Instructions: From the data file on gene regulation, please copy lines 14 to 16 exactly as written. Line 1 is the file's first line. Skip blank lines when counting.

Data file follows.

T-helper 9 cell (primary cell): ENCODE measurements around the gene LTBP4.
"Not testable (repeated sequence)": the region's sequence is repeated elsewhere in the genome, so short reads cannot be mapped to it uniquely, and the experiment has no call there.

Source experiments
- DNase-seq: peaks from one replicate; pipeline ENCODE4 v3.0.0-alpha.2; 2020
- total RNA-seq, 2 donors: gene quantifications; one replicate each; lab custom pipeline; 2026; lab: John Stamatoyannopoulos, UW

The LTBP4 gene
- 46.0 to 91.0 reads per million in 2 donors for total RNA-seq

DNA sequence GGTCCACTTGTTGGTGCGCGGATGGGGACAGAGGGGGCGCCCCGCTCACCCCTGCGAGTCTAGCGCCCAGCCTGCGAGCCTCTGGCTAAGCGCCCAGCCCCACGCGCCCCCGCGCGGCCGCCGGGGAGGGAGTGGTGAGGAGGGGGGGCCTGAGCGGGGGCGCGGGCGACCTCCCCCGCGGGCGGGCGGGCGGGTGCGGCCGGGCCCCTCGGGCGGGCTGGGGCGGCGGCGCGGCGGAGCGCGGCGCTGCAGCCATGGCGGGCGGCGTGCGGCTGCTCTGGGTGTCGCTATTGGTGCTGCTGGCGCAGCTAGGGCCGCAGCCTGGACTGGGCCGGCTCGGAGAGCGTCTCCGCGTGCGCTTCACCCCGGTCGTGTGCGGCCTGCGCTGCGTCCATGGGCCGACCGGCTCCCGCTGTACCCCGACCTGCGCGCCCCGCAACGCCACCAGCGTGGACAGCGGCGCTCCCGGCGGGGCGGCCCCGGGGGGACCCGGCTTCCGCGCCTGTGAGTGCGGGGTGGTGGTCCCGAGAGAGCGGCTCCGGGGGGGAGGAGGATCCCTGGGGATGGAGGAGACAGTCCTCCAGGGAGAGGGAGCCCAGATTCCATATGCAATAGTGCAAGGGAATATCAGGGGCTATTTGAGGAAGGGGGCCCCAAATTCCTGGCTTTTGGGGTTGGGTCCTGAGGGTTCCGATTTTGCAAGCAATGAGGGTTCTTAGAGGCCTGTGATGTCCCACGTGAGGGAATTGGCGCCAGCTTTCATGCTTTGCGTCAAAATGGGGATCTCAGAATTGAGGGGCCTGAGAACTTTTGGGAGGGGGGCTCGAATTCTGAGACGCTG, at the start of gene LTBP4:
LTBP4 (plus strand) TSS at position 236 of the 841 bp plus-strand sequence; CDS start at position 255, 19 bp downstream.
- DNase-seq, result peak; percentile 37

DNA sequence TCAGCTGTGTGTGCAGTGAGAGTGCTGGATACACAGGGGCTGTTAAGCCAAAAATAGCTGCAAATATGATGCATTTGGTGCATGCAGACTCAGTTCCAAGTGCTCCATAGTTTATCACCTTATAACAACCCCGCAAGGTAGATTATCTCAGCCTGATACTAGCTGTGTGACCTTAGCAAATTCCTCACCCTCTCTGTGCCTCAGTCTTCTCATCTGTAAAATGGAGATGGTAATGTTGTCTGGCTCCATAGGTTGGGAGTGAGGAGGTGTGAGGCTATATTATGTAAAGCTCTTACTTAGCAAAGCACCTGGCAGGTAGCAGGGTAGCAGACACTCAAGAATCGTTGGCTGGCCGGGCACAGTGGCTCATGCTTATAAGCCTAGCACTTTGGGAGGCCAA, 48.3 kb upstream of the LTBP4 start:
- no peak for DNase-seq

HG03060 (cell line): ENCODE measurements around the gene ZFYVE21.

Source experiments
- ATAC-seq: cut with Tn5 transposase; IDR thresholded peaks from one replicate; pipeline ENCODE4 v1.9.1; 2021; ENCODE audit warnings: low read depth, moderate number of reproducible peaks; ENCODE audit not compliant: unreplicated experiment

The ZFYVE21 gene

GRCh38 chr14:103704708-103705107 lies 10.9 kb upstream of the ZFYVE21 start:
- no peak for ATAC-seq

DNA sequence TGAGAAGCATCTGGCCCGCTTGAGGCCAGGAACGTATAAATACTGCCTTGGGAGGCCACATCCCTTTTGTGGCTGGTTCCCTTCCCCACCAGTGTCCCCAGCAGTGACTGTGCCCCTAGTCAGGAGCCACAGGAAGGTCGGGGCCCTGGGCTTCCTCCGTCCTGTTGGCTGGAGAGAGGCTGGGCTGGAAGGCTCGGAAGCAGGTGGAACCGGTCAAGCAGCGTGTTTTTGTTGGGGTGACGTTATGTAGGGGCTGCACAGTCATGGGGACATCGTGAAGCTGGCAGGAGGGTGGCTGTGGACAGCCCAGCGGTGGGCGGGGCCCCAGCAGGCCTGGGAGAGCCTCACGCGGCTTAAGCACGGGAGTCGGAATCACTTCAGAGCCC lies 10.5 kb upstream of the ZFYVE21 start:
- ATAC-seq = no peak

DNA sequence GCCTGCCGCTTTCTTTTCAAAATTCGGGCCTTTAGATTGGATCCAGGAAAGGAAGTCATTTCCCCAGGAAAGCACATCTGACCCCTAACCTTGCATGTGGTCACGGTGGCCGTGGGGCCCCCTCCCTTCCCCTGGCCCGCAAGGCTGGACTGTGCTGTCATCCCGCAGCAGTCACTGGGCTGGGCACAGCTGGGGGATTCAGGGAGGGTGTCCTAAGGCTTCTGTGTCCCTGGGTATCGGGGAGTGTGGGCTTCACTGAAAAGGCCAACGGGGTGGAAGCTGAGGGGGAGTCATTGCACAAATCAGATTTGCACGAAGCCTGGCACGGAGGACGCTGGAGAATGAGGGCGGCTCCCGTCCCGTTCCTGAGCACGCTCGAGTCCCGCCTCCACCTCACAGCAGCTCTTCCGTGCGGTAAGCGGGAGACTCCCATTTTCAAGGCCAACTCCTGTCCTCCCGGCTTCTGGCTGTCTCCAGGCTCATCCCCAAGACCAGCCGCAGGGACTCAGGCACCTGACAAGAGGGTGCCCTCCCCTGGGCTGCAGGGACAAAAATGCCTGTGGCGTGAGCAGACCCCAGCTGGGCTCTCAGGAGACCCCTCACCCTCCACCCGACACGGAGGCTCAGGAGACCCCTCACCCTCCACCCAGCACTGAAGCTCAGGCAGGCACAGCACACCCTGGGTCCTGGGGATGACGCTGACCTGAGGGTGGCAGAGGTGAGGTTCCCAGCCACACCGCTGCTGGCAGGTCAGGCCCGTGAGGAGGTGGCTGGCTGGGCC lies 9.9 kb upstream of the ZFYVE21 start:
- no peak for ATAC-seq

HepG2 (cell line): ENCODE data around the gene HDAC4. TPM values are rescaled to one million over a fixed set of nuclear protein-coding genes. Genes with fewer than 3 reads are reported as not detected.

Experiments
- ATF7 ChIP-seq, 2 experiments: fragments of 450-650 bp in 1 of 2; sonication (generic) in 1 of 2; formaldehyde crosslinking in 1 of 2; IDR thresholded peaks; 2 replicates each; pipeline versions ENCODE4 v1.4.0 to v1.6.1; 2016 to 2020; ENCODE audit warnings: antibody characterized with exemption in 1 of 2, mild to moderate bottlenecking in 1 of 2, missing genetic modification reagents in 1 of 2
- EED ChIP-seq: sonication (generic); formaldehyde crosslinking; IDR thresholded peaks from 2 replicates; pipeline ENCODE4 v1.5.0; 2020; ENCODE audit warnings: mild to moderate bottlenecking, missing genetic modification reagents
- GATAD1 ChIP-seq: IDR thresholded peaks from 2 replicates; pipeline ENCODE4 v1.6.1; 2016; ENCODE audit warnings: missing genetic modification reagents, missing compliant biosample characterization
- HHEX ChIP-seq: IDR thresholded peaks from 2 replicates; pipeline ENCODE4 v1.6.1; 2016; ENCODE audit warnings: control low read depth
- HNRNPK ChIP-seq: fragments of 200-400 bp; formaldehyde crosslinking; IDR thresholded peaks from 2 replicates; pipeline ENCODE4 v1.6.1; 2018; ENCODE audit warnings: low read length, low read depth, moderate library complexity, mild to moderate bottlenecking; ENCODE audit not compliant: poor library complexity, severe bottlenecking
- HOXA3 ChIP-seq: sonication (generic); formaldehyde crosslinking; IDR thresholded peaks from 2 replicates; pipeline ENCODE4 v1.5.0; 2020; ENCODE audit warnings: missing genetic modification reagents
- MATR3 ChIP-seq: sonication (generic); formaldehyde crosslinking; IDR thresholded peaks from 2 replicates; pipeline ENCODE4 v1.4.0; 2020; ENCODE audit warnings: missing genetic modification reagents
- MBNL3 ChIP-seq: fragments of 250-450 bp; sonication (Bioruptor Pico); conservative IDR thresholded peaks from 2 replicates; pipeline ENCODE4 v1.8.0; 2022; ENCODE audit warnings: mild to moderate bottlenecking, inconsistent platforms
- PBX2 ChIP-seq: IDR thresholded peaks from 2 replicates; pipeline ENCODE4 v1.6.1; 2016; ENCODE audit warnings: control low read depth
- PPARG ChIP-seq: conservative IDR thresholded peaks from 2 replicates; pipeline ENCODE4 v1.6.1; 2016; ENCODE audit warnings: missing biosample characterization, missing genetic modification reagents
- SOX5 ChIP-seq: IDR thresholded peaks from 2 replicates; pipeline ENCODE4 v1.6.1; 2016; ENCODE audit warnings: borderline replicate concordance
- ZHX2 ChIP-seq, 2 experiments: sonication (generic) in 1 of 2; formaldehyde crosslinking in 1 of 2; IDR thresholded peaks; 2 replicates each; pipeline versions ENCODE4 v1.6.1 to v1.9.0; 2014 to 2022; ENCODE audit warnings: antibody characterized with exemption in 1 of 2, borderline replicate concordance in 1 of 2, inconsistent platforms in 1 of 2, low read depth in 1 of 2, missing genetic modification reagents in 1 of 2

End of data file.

Source experiments
- ATAC-seq: cut with Tn5 transposase; IDR thresholded peaks from one replicate; pipeline ENCODE4 v1.9.1; 2021; ENCODE audit warnings: low read depth, moderate number of reproducible peaks; ENCODE audit not compliant: unreplicated experiment

The ZFYVE21 gene